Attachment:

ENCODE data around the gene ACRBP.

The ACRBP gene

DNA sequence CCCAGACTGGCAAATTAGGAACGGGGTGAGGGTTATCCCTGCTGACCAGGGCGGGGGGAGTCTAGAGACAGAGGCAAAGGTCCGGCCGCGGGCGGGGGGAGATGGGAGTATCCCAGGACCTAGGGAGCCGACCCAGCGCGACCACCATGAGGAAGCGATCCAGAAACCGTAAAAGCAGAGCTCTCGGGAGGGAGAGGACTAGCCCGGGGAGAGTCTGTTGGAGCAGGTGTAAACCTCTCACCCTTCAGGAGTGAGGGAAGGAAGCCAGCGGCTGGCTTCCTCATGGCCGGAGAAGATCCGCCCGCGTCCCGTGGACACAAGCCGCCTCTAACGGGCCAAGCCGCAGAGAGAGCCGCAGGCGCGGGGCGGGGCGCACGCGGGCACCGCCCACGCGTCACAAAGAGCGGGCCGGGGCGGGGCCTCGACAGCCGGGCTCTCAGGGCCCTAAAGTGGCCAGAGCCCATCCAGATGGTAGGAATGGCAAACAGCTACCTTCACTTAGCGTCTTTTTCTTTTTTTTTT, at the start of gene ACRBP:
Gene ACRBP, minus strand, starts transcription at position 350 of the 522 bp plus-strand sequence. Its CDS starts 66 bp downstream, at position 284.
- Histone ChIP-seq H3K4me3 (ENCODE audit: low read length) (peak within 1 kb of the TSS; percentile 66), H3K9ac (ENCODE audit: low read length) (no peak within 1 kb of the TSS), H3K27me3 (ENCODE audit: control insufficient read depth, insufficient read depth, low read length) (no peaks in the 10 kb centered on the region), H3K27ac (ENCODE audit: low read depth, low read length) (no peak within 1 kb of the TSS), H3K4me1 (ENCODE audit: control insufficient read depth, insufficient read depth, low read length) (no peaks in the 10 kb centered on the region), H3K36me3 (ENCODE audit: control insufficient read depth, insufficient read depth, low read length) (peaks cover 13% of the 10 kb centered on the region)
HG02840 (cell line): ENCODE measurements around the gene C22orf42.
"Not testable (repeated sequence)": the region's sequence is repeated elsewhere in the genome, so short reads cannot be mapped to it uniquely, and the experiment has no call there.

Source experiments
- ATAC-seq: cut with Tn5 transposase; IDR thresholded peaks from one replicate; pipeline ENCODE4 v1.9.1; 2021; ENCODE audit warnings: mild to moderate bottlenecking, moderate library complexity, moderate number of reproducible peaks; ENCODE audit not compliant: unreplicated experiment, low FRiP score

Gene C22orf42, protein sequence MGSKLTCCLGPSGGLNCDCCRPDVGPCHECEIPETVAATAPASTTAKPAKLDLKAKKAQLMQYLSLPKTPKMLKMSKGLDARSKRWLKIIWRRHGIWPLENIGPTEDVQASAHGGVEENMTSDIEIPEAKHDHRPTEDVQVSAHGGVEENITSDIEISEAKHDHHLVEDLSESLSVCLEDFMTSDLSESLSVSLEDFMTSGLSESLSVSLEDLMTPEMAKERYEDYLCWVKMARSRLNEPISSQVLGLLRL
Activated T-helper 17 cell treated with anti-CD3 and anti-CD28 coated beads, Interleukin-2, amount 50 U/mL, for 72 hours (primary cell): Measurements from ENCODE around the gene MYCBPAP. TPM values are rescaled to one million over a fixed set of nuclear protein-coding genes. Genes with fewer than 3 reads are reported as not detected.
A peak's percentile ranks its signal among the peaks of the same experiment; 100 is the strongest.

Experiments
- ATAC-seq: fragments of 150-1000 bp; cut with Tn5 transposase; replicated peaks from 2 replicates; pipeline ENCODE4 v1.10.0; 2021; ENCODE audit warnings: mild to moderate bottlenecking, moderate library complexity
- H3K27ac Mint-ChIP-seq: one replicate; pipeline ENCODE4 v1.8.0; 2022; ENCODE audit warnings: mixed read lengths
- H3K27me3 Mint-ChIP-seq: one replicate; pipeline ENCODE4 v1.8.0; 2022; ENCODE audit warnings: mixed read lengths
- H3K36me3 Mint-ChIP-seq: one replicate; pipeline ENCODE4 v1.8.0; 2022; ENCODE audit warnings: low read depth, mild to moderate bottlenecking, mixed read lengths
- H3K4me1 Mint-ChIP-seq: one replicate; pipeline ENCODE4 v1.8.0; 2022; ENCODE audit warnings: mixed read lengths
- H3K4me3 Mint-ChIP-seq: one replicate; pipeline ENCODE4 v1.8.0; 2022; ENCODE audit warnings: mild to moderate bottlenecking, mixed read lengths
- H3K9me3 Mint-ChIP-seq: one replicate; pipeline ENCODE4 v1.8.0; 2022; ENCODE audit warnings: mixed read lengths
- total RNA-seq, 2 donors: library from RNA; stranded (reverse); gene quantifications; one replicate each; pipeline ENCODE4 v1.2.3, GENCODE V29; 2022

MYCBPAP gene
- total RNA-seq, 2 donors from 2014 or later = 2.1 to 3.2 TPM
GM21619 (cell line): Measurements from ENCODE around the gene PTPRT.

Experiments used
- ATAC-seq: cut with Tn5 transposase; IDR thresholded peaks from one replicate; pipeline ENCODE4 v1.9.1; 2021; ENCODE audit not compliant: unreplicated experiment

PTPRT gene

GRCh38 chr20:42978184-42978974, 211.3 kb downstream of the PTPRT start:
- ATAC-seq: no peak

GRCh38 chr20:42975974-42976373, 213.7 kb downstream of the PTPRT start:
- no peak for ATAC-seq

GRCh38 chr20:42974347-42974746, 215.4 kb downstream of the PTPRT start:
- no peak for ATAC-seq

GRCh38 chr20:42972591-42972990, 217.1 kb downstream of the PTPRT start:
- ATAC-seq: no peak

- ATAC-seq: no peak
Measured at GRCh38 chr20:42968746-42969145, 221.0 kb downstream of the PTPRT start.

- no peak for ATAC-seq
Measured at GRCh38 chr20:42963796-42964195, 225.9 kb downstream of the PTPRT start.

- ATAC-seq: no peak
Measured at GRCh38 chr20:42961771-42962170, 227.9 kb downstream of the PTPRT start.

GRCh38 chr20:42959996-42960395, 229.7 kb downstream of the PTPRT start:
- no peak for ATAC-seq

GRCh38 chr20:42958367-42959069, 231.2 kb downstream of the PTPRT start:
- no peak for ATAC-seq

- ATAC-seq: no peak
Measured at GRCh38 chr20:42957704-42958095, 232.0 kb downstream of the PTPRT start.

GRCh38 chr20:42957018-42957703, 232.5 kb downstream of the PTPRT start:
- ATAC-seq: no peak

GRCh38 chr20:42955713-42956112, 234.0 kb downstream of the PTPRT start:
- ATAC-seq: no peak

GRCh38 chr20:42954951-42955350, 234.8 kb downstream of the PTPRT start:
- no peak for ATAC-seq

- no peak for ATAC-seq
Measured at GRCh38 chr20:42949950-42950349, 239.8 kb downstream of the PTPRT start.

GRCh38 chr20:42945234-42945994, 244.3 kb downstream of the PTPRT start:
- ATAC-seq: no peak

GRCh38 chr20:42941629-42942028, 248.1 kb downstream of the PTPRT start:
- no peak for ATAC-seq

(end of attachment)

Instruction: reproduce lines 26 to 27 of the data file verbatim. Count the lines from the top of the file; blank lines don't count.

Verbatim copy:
- ATAC-seq: cut with Tn5 transposase; IDR thresholded peaks from one replicate; pipeline ENCODE4 v1.9.1; 2021; ENCODE audit not compliant: unreplicated experiment

PTPRT gene